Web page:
Generation Alpha driving travel decisions

Never-ending family holidays are on the up

Family travelling has always been a staple to the annual program, but now family sabbaticals are taking over influenced by the likes of @thebucketlistfamily, @byjetpack and @travelling_family.

“Given that by 2020 it’s estimated that roughly half the UK and American workforce will be freelance and that 40 per cent more children were being home-schooled in 2017 than in 2014 (48,000 in total), it’s no surprise that parents will be embracing the freedom this gives.” (CN Traveller 2019)

Generation Alpha are driving travel decisions

“Gen Alpha, which refers to those born after 2010, is showing more signs of influencing family travel decisions and planning than previously thought, according to Expedia Group Media Solutions.” (Short Term Rentalz 2019)

“On average globally, travellers with Gen Alphas are taking more than three family trips a year.” (Expedia Group 2019)

“For family travellers, 95% said their priority was keeping their families entertained and happy, while deals and value (89%), outdoor activities (85%) and planning travel around school holidays (85%) or near major attractions or theme parts (85%) were also of utmost importance.” (Short Term Rentalz 2019)

And convenience is driving the travel decisions. “Plane and car are preferred modes of transport for family travel.” 52% of surveyors selected their mode of transport by the fatest option, and 34% selected based on the lowest cost. (Expedia Group 2019)

And travel fulfilment doesn’t just apply to families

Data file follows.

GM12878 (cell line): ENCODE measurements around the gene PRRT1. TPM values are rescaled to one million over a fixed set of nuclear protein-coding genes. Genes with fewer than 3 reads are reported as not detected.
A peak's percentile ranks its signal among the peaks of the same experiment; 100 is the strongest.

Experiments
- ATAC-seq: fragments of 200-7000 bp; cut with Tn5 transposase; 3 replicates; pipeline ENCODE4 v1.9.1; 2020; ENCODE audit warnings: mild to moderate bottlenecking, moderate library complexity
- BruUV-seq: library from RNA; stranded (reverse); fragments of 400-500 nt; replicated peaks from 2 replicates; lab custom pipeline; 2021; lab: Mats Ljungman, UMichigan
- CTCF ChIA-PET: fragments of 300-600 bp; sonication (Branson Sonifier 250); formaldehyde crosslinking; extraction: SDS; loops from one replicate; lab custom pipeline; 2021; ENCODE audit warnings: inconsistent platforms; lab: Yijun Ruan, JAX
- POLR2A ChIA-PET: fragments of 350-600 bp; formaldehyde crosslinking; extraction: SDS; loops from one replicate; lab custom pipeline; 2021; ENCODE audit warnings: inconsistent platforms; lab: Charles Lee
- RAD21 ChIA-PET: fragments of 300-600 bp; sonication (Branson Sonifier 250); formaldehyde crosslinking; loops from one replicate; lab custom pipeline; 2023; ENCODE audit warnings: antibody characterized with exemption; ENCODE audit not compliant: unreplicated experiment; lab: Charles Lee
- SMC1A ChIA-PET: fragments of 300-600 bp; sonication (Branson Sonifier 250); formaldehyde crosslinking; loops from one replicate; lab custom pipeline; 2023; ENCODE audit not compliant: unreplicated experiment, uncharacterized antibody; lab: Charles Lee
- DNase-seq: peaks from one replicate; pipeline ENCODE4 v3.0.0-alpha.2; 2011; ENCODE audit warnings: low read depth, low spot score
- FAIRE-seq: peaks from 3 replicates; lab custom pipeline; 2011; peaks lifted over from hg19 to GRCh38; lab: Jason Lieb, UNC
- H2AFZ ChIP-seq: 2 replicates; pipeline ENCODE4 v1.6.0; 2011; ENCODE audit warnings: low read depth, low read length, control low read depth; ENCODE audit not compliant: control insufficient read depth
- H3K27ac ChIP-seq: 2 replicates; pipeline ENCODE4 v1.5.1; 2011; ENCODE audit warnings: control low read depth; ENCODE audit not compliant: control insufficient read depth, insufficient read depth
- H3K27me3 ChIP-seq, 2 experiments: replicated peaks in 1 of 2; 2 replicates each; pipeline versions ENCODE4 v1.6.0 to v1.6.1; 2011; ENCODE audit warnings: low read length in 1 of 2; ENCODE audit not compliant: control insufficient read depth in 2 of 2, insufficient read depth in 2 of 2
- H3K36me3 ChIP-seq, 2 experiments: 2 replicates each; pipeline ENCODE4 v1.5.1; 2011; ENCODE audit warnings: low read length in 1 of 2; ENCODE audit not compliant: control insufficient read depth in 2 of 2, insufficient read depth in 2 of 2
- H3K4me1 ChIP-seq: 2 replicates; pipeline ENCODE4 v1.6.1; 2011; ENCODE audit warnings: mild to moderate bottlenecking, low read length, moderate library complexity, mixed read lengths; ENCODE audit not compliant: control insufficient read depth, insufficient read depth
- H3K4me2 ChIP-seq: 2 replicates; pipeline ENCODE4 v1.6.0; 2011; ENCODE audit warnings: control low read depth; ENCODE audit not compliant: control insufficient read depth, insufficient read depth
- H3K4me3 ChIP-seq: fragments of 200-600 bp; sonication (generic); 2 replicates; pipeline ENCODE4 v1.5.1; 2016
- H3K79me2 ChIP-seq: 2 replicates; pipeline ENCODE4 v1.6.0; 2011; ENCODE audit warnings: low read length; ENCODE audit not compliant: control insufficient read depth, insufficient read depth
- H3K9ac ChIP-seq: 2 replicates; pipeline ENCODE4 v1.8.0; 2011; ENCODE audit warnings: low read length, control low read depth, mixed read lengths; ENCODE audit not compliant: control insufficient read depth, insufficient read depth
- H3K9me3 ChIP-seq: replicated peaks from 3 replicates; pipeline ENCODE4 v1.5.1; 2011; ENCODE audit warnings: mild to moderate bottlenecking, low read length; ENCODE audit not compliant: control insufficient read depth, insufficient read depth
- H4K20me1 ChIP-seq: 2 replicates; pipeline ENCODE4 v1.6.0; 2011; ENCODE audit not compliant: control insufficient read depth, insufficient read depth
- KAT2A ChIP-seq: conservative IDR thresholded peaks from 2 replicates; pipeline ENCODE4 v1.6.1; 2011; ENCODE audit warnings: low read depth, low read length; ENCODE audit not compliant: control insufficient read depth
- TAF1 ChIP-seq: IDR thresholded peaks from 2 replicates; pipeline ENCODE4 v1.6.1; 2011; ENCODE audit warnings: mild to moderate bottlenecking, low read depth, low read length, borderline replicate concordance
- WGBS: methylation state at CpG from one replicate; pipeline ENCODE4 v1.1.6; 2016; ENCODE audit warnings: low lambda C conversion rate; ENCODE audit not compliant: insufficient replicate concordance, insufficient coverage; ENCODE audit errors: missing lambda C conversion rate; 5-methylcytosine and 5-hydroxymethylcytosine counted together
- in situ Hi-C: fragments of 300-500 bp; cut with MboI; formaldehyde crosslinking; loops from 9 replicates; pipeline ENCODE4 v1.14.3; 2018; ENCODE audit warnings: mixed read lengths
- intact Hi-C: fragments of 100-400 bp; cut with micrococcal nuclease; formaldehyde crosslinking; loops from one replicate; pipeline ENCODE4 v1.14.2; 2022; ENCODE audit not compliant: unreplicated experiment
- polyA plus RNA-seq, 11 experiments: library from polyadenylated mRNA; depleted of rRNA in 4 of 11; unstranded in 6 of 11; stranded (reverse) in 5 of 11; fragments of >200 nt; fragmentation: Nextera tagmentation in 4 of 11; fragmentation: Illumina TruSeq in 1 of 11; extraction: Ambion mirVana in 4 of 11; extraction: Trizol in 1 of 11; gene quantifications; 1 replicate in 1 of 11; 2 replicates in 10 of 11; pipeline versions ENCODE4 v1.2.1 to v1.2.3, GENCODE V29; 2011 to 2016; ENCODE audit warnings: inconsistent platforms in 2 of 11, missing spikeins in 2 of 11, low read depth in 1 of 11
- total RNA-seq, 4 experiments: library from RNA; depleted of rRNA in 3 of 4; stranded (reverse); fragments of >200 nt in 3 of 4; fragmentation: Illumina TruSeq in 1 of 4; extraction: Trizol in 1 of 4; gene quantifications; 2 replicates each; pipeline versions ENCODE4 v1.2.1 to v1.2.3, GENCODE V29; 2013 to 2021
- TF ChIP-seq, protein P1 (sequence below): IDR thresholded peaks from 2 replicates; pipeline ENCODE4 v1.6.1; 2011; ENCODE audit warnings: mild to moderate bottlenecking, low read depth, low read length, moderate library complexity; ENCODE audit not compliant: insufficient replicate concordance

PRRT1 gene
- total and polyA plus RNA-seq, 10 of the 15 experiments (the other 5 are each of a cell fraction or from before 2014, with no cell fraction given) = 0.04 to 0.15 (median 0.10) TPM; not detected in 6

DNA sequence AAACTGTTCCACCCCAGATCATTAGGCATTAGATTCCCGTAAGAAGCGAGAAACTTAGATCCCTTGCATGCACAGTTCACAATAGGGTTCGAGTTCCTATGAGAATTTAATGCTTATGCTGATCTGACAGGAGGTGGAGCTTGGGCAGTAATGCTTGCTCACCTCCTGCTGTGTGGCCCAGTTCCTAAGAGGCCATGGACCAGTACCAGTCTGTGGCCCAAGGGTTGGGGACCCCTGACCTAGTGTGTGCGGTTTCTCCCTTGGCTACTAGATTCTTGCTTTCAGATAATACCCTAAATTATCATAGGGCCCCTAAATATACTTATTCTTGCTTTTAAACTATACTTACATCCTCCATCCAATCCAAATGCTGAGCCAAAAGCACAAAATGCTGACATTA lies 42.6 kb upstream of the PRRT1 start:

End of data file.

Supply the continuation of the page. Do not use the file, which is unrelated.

Personal fulfillment sees travellers making their destination choice based on their own development. “Over half (56%) of global travellers agree traveling has taught them invaluable life skills, and 2019 will see a rise in people’s desire to learn something new whilst away, as well as an increase in volunteering and skills-based vacations across generations.” (Booking.com 2019)

Solo Travel is becoming more sociable

Co-living apartments are being introduced that allow solo travellers to meet like-minded individuals on their trip. “One of the co-living leaders, WeLive (sister company to WeWork), now has apartment complexes with trendy shared social spaces, events programmes, yoga classes and even hot tubs in New York and Crystal City. People can stay for a few days or a few months.” (CN Traveller 2019)

Dublin Airport claimed of it’s 31.5m estimated passengers in 2018, 57% were solo travellers. Gráinne Morrison, futurist at the Dublin Airport Future Factory shared this stat as he presented a project opportunity to come up with an idea on how to revolutionise the solo traveller experience at the airport. (Silicone Republic 2019)

According to data from Solo Traveler, which is commandeered by Janice Waugh and Tracey Nesbitt, the number of solo travellers is growing. For example, subscribers to their newsletter for solo travellers grew from 33,000 this time last year to over 50,000 at time of press. (Travel Marketing Report 2019)

What can we expect from Solo Travel in 2020? According to The New Indian Express “We will see more travel companies going for the millennial travel segment as it explodes with more younger travellers than ever before. We could also start seeing companies go for the Gen Z audience who are just entering the age of independent travel.” (The New Indian Express 2019)